Monday, December 15, 2008

Francois' Thompkins Square Red-tailed Hawk and Monday's Miscellany of Mysteries

Photograph by Francois Portmann
Neighbors had reported sightings of a juvenile Red-tailed Hawk in Thompkins Square Park. Saturday photographer and hawkwatcher Francois Portmann caught this wonderful hawk vs squirrel sequence.

Photo by Francois Portmann

She sees something.

Photo by Francois Portmann

Lands. Keeps her focus.

Photo by Francois Portmann
Young hawk goes for the squirrel. And typically the squirrel escapes the hawk by going to the other side of the branch.

Photo by Francois Portmann
And my favorite squirrel tactic, she hangs from the bottom of the branch directly under the hawk.
Photo by Francois Portmann
Young hawk, having likely experienced all this before, flies to a perch to wait.
If there are two cooperating hawks, they can hunt a squirrel in a tree with a reasonable expectation of success.
It's quite difficult for a single hawk working alone, though not completely impossible if the squirrel is inattentive, to catch one. The single hawk's best tactic is to sit quietly until the squirrel, hawk hopes, forgets about him, goes down the tree, and begins to scamper on the ground. Snap! Squirrel lunch.
Francois reports that while this juvenile was perched, another juvenile Red-tailed Hawk flew by flushing all the pigeons in the park, while Hawk One called from her perch.
PLUS--Hawkwatcher and bloggist Rob Schmunk caught Isolde and Norman in Morningside Park within sight of the Cathedral Nest roosting in the same tree. Check it out--
Adding to the need-for-calcium conversation, Squirrel rehabber Carol Vinzant, wrote this comment--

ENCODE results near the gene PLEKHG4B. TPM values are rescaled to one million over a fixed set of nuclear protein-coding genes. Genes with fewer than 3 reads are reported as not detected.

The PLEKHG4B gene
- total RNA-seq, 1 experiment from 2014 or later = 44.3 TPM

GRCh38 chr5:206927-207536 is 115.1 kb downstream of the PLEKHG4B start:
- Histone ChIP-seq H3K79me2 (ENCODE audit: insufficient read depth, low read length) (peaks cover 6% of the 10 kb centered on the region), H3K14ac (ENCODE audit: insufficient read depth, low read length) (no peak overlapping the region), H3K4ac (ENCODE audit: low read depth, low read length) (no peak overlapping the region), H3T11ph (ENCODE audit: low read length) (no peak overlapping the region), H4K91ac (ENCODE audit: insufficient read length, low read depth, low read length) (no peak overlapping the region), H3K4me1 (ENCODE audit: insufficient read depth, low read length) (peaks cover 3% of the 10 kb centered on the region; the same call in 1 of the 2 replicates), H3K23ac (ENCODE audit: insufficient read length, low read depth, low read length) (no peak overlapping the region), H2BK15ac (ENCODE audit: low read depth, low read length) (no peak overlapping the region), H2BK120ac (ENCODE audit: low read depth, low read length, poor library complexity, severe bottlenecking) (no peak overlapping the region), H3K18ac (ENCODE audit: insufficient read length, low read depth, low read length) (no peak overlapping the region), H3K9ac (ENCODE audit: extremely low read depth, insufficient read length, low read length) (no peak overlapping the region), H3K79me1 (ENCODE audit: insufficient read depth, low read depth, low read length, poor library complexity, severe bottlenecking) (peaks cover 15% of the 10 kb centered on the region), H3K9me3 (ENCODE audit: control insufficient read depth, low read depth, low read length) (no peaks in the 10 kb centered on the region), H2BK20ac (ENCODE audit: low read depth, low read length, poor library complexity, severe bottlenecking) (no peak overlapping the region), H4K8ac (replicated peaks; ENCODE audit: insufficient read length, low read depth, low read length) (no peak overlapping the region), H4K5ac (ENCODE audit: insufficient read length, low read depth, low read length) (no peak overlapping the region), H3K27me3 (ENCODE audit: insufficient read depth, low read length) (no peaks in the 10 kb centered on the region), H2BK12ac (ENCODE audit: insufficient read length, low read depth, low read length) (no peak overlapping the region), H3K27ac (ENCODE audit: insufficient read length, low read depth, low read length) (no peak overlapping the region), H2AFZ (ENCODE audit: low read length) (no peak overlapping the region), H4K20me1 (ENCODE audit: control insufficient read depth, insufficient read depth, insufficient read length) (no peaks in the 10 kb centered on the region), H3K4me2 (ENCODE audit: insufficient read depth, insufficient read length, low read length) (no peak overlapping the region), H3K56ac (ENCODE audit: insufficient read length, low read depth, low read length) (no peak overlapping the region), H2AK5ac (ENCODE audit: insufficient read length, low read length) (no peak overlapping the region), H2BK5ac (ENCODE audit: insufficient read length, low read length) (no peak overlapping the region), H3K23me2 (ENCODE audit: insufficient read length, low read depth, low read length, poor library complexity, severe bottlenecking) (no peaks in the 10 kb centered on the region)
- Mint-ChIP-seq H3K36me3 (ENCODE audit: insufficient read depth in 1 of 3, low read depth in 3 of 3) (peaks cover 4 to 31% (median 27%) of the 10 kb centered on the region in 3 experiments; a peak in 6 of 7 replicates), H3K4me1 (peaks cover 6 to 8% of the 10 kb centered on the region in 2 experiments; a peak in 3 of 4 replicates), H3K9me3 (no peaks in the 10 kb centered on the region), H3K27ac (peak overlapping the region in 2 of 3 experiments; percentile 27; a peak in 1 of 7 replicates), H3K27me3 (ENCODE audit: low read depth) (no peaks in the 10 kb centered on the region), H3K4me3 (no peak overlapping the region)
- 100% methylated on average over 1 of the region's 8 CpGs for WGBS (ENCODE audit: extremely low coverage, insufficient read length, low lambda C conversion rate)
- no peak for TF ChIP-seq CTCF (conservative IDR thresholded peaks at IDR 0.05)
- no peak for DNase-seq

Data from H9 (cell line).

City squirrels can also develop a calcium deficiency. especially if they get too much people food. In the wild they'll gnaw on the bones of dead animals in the forest. I guess that's one downside to city living.
After reading Carol's comment, I looked into the Grey Squirrel's need for Calcium and found that bird mineral blocks, because the Calcium/Phosphorus levels are proper for both kinds of creatures, can be given to squirrels. I got one of Quicksilver's stock of mineral blocks, went out, and wired it up for the squirrels. By the time I got up this morning there was nothing left of the block but a bit of powder in the snow. Guess they liked it. Perhaps a mineral block might make a nice Christmas gift for your local squirrels.
Pyewackit the Cat alerted me to the two bunnies eating seed in the feeding area in the middle of the night. One mystery about the rabbits, is that even though I can follow their tracks, I've yet to be able to find their holes due to the sheer number of overlapping tracks.
(For perspective the duck is a foot high.)
A few feet from the feeding area, some small creature has created an opening in it's tunnel in the snow for easy access. No sight of the little creature as yet.
Peer inside and you can see the tunnel is under the snow but above the grass.
Yes folks, the crows yet again have stolen Blossom's charcoal briquette eyes. Notice they left her charcoal briquette nose attached. Why? Are they sitting around a nice warm charcoal fire singing bawdy crow songs and telling dirty crow jokes? But then why didn't they steal her nose?
As per usual, I marched out and gave Blossom a couple of new "eyes". Why? Because it's boring out there if you can't see!
Later? No eyes on Blossom again but I found them lying at the base of Blossom's tuffit. Guess what? Now her nose was missing. (I can tell it was her nose that was missing because it had a glaze of ice on it. See photo one up.)
I'm beginning to think the crows are just messing with me.
Donegal Browne

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